12 June 2011, World Day against Child Labour
This year’s World Day against Child Labour puts the spotlight on the plight of 115 million children involved in hazardous work – more than half of the estimated 215 million child labourers in the world.
These children, the “silent majority”, are exposed to toxic chemicals, to extreme temperatures, to repetitive mind-numbing tasks, to isolation, to denigration. Their lives are being destroyed.
Although the overall number of children in hazardous work has decreased over the past years, there is cause for concern that they may be falling off the radar.
In some countries, there has been a slowing down in the pace of decline of hazardous child labour. The numbers of older children (aged 15-17 years) in hazardous work has increased by 20 per cent between 2004 and 2008. And the economic crisis has put a dampener on global efforts to reach the goal of eliminating the worst forms of child labour by 2016.
We cannot relent.
What’s at risk is not only the physical, moral and emotional integrity of these children, but also the future of their societies. Work which negatively affects the health and development of children will inevitably affect their employability as youth and later as adults.
It is unacceptable that economic growth and development should permit complacency or resignation about child labour or be premised on the expendability of the lives of the most vulnerable.
A new ILO Report on “Children in Hazardous Work: What we know, What we need to do”, shows that this problem is not confined to developing countries. And findings in the United States and Europe indicate that children have higher rates of injury and death at work than adults.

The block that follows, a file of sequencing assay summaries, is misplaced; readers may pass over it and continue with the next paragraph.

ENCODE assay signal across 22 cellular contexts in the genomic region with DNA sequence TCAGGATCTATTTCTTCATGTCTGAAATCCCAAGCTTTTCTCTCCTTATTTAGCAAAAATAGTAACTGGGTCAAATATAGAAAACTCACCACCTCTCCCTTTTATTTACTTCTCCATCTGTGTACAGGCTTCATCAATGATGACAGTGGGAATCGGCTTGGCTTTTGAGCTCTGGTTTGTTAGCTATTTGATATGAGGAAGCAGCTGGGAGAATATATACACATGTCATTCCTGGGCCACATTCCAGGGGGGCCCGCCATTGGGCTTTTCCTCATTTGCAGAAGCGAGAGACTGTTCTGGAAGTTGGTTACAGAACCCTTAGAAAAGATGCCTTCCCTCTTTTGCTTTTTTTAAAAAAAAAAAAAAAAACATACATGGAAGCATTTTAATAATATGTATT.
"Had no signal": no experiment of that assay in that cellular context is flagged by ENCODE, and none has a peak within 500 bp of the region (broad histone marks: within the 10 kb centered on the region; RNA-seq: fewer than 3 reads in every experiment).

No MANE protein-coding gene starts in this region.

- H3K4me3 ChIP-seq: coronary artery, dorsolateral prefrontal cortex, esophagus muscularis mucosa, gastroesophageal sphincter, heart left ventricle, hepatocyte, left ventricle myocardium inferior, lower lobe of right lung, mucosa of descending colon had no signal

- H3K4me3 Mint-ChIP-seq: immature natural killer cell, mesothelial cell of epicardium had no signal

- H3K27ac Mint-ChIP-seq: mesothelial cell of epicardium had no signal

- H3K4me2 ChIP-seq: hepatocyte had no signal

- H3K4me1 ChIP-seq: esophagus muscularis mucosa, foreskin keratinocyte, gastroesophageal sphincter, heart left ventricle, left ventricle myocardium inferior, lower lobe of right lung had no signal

The new Report shows that it is possible to have a far reaching, positive impact on the lives of children exposed to hazardous work.
On this World Day we call for policy action in three key areas:
- A renewed effort to ensure that all children below the minimum age of employment are in education and are not exposed to hazardous work.
- Strengthened workplace safety and health systems for all workers, but with specific safeguards for children between the minimum age of employment and the age of 18.
- All countries, in consultation with workers’ and employers’ organizations, to determine the types and conditions of work to be prohibited to children below the age of 18, and to ensure that lists of such work are regularly reviewed and effective enforcement action taken.
Child labour is one face of poverty. It is an expression of profound deficits of decent work. Decent work for women and men including a floor of basic social protection, as well as access to quality education, are the bulwark of stability for families, communities and societies. They are stepping stones to a world free from child labour. It is time for the broad vision and coherent policies that will end child labour.
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